This is a revealing insight into the way God works among the nations of the world to bring to pass His will. It is amazing how the leaders of the world’s countries think they are in control of what happens when in reality they are controlled by unseen spiritual forces and moved along a course God has already laid out.

(“Look! I am coming like a thief! How blessed are those who stay alert and keep their clothes clean, so that they won’t be walking naked and be publicly put to shame!”) Right here in the middle of this prophecy concerning the most catastrophic events ever to afflict humanity, Yeshua makes an announcement! It’s like a wake-up call. Who is He speaking to? I believe He is speaking to two groups of Believers! First, He is speaking to those of us who are alive now. He is reminding us that His return is the theme of Revelation. The message here is for us to remain faithful; to live an exemplary life and reach out to those around us with the message of the Besorah.

The second group of Believers would be those who are alive in the closing months, weeks, days, and hours of the Tribulation period. They are to remain steadfast, knowing the end is close at hand. These are the ones who haven’t taken the mark of the beast; nor bowed down to him, nor given in to his commands. They probably are meeting under cover of night, knowing that to worship the Lord openly would cost them their lives. I thought the Left Behind series did an excellent job of portraying this group.

To all Believers of any age the message remains the same: remain faithful, keep your garments white, Yeshua is coming as a thief in the night.

And they gathered the kings to the place which in Hebrew is called Har Megiddo. In Zechariah 12:11, which also places Megiddo in the context of the Last Days, the Hebrew word is Megiddon: When that day comes, there will be great mourning in Yerushalayim, mourning like that for Hadad-Rimmon in the Megiddon Valley.”

Hadad-Rimmon was the place in the Valley of Yizre’el (Jezreel) near Megiddo where King Yoshiyahu (Josiah) fell at the hands of Pharaoh Nekhoh in 609 B.C.E. (2 Kings 23:29-30).

David Stern comments: [2]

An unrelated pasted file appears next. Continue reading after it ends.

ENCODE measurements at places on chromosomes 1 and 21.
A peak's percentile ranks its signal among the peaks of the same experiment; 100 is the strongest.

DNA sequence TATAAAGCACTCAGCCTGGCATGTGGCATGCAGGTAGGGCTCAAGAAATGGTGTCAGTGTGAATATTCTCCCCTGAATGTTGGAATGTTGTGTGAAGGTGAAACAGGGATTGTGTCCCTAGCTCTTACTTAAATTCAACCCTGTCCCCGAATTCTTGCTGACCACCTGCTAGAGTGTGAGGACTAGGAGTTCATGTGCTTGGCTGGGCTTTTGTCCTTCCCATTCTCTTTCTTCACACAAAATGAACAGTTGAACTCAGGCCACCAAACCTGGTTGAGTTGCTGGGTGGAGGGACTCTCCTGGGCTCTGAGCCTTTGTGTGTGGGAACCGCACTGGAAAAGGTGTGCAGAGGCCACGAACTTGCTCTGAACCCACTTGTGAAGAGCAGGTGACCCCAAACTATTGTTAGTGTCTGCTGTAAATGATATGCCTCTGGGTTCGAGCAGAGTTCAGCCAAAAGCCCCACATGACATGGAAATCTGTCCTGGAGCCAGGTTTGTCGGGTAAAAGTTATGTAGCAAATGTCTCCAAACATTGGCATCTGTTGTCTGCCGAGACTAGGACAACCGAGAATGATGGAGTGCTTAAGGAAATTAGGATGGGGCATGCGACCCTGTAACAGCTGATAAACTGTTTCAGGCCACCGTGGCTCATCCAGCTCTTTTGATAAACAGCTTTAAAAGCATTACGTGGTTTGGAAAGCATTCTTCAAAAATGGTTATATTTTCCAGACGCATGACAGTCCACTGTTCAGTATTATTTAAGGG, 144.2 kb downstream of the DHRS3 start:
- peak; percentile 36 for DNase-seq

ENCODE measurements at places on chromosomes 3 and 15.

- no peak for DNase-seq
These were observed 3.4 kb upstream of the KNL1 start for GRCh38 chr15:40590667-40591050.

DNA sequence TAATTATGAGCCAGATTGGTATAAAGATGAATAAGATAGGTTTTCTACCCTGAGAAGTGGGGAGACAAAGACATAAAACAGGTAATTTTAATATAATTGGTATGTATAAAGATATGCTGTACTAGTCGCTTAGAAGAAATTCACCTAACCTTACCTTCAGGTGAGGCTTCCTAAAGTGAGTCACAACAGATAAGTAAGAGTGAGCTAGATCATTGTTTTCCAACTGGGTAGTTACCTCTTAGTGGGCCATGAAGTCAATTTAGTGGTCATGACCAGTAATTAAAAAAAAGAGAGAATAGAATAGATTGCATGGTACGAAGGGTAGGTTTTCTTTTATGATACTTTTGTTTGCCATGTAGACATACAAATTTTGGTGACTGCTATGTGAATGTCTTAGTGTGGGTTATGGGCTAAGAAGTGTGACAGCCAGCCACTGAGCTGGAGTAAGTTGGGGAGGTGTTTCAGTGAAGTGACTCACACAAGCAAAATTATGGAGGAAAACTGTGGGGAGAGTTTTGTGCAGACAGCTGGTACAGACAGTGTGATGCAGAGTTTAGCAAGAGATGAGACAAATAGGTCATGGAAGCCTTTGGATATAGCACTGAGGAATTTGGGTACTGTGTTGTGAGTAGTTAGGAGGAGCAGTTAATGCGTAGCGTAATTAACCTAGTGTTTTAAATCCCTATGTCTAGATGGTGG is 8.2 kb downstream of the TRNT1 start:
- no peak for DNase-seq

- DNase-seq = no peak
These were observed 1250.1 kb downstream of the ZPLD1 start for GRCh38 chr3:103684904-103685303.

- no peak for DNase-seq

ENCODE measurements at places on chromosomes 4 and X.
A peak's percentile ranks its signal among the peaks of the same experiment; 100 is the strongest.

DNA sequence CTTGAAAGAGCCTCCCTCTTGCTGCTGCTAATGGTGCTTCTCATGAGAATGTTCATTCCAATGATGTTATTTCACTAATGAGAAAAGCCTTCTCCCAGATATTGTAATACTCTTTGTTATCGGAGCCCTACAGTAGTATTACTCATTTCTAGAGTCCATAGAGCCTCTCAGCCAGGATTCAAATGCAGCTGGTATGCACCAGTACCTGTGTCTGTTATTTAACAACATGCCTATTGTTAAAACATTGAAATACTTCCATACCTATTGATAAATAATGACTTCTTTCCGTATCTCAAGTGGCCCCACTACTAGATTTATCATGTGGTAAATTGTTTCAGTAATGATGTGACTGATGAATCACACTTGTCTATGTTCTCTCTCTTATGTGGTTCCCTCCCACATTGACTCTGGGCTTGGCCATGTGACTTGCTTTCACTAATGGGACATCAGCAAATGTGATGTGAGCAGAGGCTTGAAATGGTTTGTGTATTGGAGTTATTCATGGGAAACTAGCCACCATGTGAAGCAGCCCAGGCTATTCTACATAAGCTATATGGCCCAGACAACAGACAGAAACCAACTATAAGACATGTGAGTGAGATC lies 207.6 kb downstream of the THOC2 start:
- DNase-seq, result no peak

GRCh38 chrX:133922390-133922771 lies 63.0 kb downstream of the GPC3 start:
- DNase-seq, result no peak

The city of Megiddo, which overlooks the Yizre’el Valley and guards a major pass on the ancient Via Maris (“Way of the Sea”) connecting Egypt with Syria, has seen many battles and much mourning. The archeological remains, spanning a period from the Chalcolithic Age (4th millennium B.C.E.) to the Persian conquest (7th century C.E.), consist of twenty levels, indicating the city was destroyed and rebuilt many times. In this valley, Dvorah [Deborah] and Barak defeated the Canaanites (Judges 4-5; Megiddo is mentioned at Judges 5:19) and Gid’on the Midianites (Judges 6-8). In modern times both Napoleon (1799) and General Allenby (1918) defeated the Turks near Megiddo. The hundred square miles of the Yizre’el Valley would provide more than enough space for the conflict envisioned in the book of Revelation.

 However, the final war may not take place at Har Megiddo at all, but in Jerusalem, at Har Megiddo, the “mount of his choice fruit,” i.e., the mountain of God’s blessing, Mount Zion. Mount Zion has already been mentioned at 14:1; moreover, the imagery resembles Joel’s picture of the Day of Adonai, when God’s power goes forth from Mount Zion against the forces of evil (Joel 2:1-11, 4:16-17 (3:16-17); compare also Isaiah 31:4-9). The next passage (vv. 17-21) resembles 14:14-20, which also draws on imagery from Joel 4 (see 14:14-20N). Strengthening the case further Zechariah 12:11, cited above, mentions Jerusalem along with Megiddon.